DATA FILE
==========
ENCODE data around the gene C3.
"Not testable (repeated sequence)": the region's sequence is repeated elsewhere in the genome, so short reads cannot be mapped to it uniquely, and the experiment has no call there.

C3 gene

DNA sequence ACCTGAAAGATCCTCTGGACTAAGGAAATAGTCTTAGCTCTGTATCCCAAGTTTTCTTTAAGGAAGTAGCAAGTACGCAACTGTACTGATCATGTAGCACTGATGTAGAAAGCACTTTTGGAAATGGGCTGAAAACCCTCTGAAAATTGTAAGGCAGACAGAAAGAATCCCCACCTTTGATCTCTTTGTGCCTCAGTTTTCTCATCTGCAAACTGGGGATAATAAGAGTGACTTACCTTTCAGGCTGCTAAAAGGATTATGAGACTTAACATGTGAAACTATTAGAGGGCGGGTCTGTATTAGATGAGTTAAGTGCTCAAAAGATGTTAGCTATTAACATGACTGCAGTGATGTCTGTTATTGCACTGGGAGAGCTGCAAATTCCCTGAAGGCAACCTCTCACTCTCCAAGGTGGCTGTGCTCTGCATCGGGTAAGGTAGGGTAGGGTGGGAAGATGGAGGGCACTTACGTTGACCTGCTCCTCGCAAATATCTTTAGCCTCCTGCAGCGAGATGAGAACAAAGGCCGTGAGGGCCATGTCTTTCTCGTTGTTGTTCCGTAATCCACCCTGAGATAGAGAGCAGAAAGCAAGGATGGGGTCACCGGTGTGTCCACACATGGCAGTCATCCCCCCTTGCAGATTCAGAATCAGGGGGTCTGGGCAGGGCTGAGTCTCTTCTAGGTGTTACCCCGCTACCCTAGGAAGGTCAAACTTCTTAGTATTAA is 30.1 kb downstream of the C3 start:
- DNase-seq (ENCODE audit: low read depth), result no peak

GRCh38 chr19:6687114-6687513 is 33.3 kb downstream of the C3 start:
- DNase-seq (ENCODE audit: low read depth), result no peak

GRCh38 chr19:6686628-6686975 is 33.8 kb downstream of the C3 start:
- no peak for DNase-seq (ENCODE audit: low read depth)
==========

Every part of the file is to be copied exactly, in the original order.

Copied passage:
ENCODE data around the gene C3.
"Not testable (repeated sequence)": the region's sequence is repeated elsewhere in the genome, so short reads cannot be mapped to it uniquely, and the experiment has no call there.

C3 gene

DNA sequence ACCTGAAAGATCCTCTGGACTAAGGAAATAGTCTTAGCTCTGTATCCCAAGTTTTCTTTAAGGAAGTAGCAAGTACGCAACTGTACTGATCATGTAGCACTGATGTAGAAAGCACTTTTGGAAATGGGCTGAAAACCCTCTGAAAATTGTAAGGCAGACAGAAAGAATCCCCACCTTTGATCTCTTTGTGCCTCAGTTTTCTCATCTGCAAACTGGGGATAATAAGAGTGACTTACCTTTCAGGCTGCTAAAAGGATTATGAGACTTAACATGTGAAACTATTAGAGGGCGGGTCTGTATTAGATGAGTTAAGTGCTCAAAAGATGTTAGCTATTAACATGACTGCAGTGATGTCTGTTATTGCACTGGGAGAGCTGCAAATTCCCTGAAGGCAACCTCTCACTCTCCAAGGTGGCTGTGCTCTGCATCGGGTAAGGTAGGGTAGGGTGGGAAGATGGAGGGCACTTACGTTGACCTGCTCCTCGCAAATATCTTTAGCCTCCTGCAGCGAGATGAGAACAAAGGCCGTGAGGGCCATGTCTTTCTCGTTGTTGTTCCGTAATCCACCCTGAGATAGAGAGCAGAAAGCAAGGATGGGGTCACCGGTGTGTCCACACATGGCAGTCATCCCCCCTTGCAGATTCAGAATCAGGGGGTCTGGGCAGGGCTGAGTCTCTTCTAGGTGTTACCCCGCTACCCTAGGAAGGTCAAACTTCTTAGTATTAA is 30.1 kb downstream of the C3 start:
- DNase-seq (ENCODE audit: low read depth), result no peak

GRCh38 chr19:6687114-6687513 is 33.3 kb downstream of the C3 start:
- DNase-seq (ENCODE audit: low read depth), result no peak

GRCh38 chr19:6686628-6686975 is 33.8 kb downstream of the C3 start:
- no peak for DNase-seq (ENCODE audit: low read depth)